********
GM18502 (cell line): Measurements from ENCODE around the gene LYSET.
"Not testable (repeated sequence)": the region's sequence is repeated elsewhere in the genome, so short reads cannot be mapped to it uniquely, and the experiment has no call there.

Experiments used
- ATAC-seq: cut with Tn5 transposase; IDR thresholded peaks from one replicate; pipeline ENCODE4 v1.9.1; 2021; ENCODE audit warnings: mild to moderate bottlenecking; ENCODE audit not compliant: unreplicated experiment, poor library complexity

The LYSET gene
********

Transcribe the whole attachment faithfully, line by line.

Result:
GM18502 (cell line): Measurements from ENCODE around the gene LYSET.
"Not testable (repeated sequence)": the region's sequence is repeated elsewhere in the genome, so short reads cannot be mapped to it uniquely, and the experiment has no call there.

Experiments used
- ATAC-seq: cut with Tn5 transposase; IDR thresholded peaks from one replicate; pipeline ENCODE4 v1.9.1; 2021; ENCODE audit warnings: mild to moderate bottlenecking; ENCODE audit not compliant: unreplicated experiment, poor library complexity

The LYSET gene